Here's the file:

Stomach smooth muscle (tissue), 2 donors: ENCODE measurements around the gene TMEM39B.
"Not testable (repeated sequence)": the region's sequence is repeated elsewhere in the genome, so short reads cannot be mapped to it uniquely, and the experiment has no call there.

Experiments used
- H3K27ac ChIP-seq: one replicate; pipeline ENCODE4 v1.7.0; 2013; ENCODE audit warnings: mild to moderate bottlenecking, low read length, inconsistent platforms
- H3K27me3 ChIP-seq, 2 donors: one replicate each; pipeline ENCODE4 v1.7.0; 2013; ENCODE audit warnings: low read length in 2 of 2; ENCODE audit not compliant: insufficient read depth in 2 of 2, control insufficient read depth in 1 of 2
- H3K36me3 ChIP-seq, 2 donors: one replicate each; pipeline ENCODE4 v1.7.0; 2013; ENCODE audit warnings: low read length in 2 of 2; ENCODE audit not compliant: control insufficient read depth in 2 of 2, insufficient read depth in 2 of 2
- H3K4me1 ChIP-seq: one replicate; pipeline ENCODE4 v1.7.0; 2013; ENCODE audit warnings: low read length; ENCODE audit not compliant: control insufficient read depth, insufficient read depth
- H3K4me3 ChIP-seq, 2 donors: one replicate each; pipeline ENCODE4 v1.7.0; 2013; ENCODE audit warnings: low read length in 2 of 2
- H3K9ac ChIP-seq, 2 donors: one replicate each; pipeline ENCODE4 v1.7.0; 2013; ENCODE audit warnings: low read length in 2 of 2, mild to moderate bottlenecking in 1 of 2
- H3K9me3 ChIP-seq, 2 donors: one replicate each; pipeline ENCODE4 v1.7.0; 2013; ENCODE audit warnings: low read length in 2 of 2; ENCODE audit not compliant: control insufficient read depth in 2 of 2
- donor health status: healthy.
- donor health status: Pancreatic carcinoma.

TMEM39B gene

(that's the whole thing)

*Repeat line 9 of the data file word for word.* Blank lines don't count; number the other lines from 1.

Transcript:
- H3K9ac ChIP-seq, 2 donors: one replicate each; pipeline ENCODE4 v1.7.0; 2013; ENCODE audit warnings: low read length in 2 of 2, mild to moderate bottlenecking in 1 of 2